The Emotions of Investing – Part 3 – “The Effects of Greed”

Just as fear can drive equity values in a bear market, greed plays a role when a rising stock market defies all laws of gravity. Emotional investing being driven by the investment community’s greed was responsible for the incredible run and subsequent bubble in the stock market during the late nineties. While greed in the aggregate that is driven by society in general can cause major financial bubbles worldwide, our own personal greed can wreak havoc in our own investment accounts. Take Andrea, for example, a young advertising professional that is a do-it-yourselfer when it comes to investing for her future.

Andrea is of the opinion that a globally diversified, well balanced portfolio is about as exciting as watching paint dry. She was a finance minor in college, reads financial websites on a regular basis and knows more of what’s happening in global financial markets than the average person. Her investment strategy is to identify two or three market segments that she wants to be invested in and then analyze the particular stocks within those segments in an attempt to determine which ones will bring the highest returns.

Andrea is more successful than most do-it-yourself active investors and is actually right about 50% of the time when picking the stocks she will purchase. Unfortunately, she fails to recognize the importance of having a sell discipline and routinely holds on to stocks for too long. Letting greed drive her investment decisions significantly hurts Andrea’s long-term performance. Setting a profit goal and selling after your investment reaches such a goal, is easier said than done, to be sure. Instead of taking profits when her decisions pan-out, Andrea tends to allow her greed to nudge her toward taking even larger positions in the stocks that have risen in value at the greatest rate. Emotional investors driven by greed and falling into such a trap will often receive the painful reminder that what goes up the fastest will often come down the fastest, as well.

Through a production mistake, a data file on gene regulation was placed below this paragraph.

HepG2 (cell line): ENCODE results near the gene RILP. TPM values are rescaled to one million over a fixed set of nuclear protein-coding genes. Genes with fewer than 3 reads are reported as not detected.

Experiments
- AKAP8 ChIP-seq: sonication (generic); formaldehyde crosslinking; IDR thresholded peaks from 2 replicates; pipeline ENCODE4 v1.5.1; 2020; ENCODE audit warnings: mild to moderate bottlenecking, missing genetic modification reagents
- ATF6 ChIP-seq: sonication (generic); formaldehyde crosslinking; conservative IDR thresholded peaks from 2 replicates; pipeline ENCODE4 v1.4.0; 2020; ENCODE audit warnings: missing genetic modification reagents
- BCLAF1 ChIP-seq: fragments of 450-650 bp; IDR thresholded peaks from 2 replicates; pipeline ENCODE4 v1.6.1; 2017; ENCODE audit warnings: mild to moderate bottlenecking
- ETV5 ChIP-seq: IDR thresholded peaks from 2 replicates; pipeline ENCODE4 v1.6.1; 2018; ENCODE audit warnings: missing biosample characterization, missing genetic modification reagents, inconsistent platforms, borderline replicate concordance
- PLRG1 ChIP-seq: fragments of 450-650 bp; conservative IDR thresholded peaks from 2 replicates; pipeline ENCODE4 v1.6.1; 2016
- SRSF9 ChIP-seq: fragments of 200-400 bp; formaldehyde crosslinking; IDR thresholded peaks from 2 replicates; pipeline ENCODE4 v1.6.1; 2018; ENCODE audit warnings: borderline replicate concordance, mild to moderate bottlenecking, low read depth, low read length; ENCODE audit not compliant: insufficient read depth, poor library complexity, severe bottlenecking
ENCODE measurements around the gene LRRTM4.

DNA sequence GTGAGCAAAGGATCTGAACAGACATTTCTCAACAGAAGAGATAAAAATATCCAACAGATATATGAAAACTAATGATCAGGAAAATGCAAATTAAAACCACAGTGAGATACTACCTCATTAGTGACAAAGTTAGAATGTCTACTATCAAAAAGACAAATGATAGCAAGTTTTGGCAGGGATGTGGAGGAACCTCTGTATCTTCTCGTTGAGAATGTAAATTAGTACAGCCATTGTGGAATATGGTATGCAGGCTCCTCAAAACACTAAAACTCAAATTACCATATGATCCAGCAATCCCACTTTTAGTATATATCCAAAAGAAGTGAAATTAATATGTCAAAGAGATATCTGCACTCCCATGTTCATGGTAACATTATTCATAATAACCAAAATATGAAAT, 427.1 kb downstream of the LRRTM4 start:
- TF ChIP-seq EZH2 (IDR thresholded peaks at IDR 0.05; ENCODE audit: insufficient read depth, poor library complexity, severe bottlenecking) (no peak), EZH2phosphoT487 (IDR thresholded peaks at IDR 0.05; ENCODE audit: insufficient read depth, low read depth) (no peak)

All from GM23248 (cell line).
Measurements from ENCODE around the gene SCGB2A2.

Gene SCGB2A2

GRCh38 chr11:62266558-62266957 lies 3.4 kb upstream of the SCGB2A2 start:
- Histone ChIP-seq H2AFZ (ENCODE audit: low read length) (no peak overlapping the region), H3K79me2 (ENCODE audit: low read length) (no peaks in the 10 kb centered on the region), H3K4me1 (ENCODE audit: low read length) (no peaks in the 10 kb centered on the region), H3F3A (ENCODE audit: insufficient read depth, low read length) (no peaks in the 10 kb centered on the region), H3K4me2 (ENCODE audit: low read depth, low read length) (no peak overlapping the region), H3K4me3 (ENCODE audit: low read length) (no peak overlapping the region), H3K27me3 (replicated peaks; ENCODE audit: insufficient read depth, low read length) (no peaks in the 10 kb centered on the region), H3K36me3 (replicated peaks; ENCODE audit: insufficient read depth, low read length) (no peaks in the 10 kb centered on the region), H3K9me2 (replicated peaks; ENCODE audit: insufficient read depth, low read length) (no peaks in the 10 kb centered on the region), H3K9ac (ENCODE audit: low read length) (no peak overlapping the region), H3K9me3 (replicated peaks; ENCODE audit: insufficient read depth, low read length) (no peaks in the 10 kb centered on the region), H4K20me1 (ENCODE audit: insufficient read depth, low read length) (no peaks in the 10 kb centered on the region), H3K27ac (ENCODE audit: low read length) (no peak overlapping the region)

We all have a little greed tucked away deep within. If we can look past the emotion of greed, and invest on an objective, non emotional basis, we will be better positioned to achieve our long-term financial goals.

By following this simple guide and keeping your emotions out of your investment decisions, you will be better off than the majority of the investing public.

Investment Management: The Emotions of Investing

  1. The Return Chaser
  2. The Fearful Investor
  3. The Effects of Greed

This article is for educational purposes only and is not a personal recomendation of any strategy or product. You should not make any changes to your financial situation based only on this article. It is advised that you consult a qualified advisor and tax professional to evaluate your situation before making any changes to your finances.

Posted in